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SCSS — a new icing from Sass

SCSS — a new icing from Sass

As I lately did almost no CSS/HTML jobs, I’ve missed the Sass3 release that implemented the SCSS extension (Sassy CSS). That’s a CSS extension without any syntax “distortion”, meaning that any valid CSS document is a valid SCSS document too. In this article, I’ll compare that release with some existing preprocessors, such as Sass and Less. Please note that the Sass syntax has been updated recently.

Introduction

Sass is the oldest CSS preprocessor. When it was released for the first time, its syntax scared a lot of web masters. For example, it was pretty weird that each rule began with a colon. Well, it was a tribute to Ruby’s Symbol type, but let’s not forget that CSS coding is rarely if ever done by Ruby programmers. To fix the issue, a group of enthusiasts has created Less, which has all the capabilities of Sass (variables, mixins, inheritance, and arithmetic) while supporting the native CSS syntax. Later, the Sass team has modified its syntax to create SCSS. Like Less, SCSS combines the syntax of CSS with the capabilities of Sass.

Here’s the list of capabilities and their implementation in each preprocessor:

Variables

Sass
$blue: #3bbfce
$margin: 16px
.border
  padding: $margin / 2
  margin: $margin / 2
  border-color: $blue
Less
@brand_color: #4D926F;
#header {
  color: @brand_color;
}
SCSS
$blue: #3bbfce;
$margin: 16px;
.border {
  padding: $margin / 2;
  margin: $margin / 2;
  border-color: $blue;
}

Basically, it’s not a big deal to take a look at the code and understand how variables work. Assigning colors now is a pretty simple job. Even if you need to change some color after your web project is partially or fully completed, all you need to do is to change one variable.

Inheritance

CSS
table.hl {
  margin: 2em 0;
}
  table.hl td.ln {
    text-align: right;
  }
Less/SCSS
table.hl {
  margin: 2em 0;
  td.ln {
    text-align: right;
  }
}
Sass
table.hl
  margin: 2em 0
  td.ln
    text-align: right

Surely inheritance is just great!

Mixins

CSS

Basically, to make a mixin in CSS means to create a class that will be assigned to a few HTML elements.
Here’s an example with clearfix:

.clearfix:after {
  content: ".";
  display: block;
  clear: both;
  visibility: hidden;
  line-height: 0;
  height: 0;
}
.clearfix {
  display: inline-block;
}
html[xmlns] .clearfix {
  display: block;
}
* html .clearfix {
  height: 1%;
}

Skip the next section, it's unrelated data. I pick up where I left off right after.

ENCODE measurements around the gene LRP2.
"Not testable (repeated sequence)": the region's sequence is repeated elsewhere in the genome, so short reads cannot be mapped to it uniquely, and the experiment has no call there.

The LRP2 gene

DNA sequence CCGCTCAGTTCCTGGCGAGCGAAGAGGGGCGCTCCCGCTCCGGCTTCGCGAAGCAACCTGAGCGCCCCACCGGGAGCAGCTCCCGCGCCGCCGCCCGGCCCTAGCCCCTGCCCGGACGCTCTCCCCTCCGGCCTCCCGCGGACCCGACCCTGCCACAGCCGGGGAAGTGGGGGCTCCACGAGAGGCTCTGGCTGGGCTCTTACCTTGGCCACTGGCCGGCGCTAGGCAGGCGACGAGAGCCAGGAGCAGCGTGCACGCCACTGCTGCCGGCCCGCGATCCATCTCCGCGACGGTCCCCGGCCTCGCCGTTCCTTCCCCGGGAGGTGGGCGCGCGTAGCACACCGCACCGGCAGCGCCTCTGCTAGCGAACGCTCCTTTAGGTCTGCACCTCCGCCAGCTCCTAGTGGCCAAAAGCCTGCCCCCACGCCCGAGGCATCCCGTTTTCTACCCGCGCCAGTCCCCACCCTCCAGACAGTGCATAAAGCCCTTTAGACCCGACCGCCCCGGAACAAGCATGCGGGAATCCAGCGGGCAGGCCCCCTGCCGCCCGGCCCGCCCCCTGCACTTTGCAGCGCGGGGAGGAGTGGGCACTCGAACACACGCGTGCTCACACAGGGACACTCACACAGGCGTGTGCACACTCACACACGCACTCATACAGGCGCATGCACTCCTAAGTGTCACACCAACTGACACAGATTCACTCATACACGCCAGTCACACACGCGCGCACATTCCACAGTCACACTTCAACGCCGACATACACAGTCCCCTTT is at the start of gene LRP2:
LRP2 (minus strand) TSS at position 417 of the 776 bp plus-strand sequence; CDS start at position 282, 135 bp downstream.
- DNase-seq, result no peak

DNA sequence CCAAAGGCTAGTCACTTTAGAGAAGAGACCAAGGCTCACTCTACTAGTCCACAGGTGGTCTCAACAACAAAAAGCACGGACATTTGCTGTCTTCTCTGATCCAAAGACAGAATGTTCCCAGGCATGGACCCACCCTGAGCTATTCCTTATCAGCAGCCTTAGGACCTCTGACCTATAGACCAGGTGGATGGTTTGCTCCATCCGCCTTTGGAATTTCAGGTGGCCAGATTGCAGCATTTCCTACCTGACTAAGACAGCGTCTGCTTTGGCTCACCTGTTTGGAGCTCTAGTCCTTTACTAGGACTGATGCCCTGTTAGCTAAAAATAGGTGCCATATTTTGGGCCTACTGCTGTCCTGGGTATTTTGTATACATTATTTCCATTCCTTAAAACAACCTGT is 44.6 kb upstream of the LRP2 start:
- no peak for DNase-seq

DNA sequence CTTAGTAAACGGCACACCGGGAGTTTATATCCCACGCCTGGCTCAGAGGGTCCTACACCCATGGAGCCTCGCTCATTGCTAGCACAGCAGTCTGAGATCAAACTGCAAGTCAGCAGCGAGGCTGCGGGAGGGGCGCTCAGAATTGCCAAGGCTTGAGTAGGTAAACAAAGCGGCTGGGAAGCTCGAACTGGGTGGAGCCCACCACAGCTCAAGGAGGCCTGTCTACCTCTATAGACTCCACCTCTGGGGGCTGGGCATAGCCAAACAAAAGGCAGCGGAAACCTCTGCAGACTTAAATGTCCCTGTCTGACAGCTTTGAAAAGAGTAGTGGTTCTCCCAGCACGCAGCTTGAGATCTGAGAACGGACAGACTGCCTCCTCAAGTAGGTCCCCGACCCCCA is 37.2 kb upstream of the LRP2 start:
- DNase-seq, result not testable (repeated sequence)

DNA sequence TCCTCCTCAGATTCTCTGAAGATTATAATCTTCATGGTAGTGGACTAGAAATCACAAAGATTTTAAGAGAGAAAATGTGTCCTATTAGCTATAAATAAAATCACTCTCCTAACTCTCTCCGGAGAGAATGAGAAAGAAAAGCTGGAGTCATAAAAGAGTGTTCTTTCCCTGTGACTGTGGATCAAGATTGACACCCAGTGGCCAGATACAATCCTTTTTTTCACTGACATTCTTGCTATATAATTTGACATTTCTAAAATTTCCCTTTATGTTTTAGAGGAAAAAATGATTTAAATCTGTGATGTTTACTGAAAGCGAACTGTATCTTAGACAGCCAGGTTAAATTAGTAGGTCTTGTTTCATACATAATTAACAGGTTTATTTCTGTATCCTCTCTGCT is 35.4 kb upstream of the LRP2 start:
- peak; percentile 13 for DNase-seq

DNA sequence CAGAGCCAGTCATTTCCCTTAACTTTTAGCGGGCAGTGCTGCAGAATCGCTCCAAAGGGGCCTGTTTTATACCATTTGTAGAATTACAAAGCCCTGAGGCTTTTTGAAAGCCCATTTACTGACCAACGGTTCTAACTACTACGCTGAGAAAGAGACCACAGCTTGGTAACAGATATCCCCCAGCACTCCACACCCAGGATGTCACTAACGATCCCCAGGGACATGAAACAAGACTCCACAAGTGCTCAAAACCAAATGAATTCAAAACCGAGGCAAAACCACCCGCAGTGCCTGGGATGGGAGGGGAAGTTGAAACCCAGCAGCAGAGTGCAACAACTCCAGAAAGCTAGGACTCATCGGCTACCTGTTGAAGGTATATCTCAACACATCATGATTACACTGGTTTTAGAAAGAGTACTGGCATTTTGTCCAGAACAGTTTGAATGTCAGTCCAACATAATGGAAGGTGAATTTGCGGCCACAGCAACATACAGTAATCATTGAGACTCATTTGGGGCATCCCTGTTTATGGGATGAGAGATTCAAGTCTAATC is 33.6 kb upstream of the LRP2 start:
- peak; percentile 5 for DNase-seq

Less
.rounded_corners (@radius: 5px) {
  -moz-border-radius: @radius;
  -webkit-border-radius: @radius;
  border-radius: @radius;
}
#header {
  .rounded_corner;
}
#footer {
  .rounded_corners(10px);
}
SCSS
@mixin rounded_corners ($radius) {
  -moz-border-radius: $radius;
  -webkit-border-radius: $radius;
  border-radius: $radius;
}
#footer {
  @include rounded_corners(10px);
}
Sass
@mixin rounded_corners ($radius)
  -moz-border-radius: $radius
  -webkit-border-radius: $radius
  border-radius: $radius
#footer
  @include rounded_corners(10px)

As you can see, you can pass arguments in a mixin, and that can be useful.

Arithmetic

Less
@the-border: 1px;
#header {
  border-left: @the-border;
  border-right: @the-border * 2;
}
SCSS
$the-border: 1px;
#header {
  border-left: $the-border;
  border-right: $the-border * 2;
}
Sass
$the-border: 1px
#header
  border-left: $the-border
  border-right: $the-border * 2

That was just a very simple example. I guess you can think of a few practical things you can do.

Conclusion

As you can see, the syntax both of Less and of SCSS is similar to that of CSS, and the preprocessors mostly provide some bells and whistles, though a little bit differently. For example, variables and mixins are declared in different ways. Sass and Less have some similarities in syntax too; the difference is that in Sass, blocks of selector rules are made with indents, not quotation marks, and lines don’t end with semicolons. In my opinion, that’s just excellent, as now you can save one line on each block.

Preprocessors are distributed as RubyGems.

SCSS, Sass
gem install haml</code>
<h5>Less</h5>
<code>gem install less

Thanks.

  • Splashnology Editors,
  • April 2, 2011

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